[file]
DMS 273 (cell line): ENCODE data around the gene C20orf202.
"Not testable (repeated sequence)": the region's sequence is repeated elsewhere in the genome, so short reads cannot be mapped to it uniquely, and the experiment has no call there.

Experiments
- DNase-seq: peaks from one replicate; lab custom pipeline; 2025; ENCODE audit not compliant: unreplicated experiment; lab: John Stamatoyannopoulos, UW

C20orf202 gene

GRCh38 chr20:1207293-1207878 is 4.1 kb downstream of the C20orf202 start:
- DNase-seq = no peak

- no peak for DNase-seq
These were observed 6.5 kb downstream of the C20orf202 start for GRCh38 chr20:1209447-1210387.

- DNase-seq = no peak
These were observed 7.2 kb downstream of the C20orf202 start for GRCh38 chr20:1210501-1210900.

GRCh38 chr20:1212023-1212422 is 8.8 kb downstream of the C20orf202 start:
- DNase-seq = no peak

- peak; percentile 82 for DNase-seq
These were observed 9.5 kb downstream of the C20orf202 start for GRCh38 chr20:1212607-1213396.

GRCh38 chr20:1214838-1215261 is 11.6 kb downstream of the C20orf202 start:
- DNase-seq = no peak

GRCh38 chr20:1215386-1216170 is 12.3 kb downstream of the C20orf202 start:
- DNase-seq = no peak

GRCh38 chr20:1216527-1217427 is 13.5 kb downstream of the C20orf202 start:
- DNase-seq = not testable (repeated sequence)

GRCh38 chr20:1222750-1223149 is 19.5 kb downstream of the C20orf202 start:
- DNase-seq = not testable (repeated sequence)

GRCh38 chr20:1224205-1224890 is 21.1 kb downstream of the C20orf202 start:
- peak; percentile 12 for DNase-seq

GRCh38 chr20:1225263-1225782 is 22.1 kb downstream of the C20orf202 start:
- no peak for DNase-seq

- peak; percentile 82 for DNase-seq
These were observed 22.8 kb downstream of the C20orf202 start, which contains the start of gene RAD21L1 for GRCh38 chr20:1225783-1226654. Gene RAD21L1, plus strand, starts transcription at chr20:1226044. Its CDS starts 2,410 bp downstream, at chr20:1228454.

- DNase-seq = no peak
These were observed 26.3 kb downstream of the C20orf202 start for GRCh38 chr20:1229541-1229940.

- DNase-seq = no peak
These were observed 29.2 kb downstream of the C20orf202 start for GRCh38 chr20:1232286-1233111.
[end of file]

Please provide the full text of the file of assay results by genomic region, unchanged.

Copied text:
DMS 273 (cell line): ENCODE data around the gene C20orf202.
"Not testable (repeated sequence)": the region's sequence is repeated elsewhere in the genome, so short reads cannot be mapped to it uniquely, and the experiment has no call there.

Experiments
- DNase-seq: peaks from one replicate; lab custom pipeline; 2025; ENCODE audit not compliant: unreplicated experiment; lab: John Stamatoyannopoulos, UW

C20orf202 gene

GRCh38 chr20:1207293-1207878 is 4.1 kb downstream of the C20orf202 start:
- DNase-seq = no peak

- no peak for DNase-seq
These were observed 6.5 kb downstream of the C20orf202 start for GRCh38 chr20:1209447-1210387.

- DNase-seq = no peak
These were observed 7.2 kb downstream of the C20orf202 start for GRCh38 chr20:1210501-1210900.

GRCh38 chr20:1212023-1212422 is 8.8 kb downstream of the C20orf202 start:
- DNase-seq = no peak

- peak; percentile 82 for DNase-seq
These were observed 9.5 kb downstream of the C20orf202 start for GRCh38 chr20:1212607-1213396.

GRCh38 chr20:1214838-1215261 is 11.6 kb downstream of the C20orf202 start:
- DNase-seq = no peak

GRCh38 chr20:1215386-1216170 is 12.3 kb downstream of the C20orf202 start:
- DNase-seq = no peak

GRCh38 chr20:1216527-1217427 is 13.5 kb downstream of the C20orf202 start:
- DNase-seq = not testable (repeated sequence)

GRCh38 chr20:1222750-1223149 is 19.5 kb downstream of the C20orf202 start:
- DNase-seq = not testable (repeated sequence)

GRCh38 chr20:1224205-1224890 is 21.1 kb downstream of the C20orf202 start:
- peak; percentile 12 for DNase-seq

GRCh38 chr20:1225263-1225782 is 22.1 kb downstream of the C20orf202 start:
- no peak for DNase-seq

- peak; percentile 82 for DNase-seq
These were observed 22.8 kb downstream of the C20orf202 start, which contains the start of gene RAD21L1 for GRCh38 chr20:1225783-1226654. Gene RAD21L1, plus strand, starts transcription at chr20:1226044. Its CDS starts 2,410 bp downstream, at chr20:1228454.

- DNase-seq = no peak
These were observed 26.3 kb downstream of the C20orf202 start for GRCh38 chr20:1229541-1229940.

- DNase-seq = no peak
These were observed 29.2 kb downstream of the C20orf202 start for GRCh38 chr20:1232286-1233111.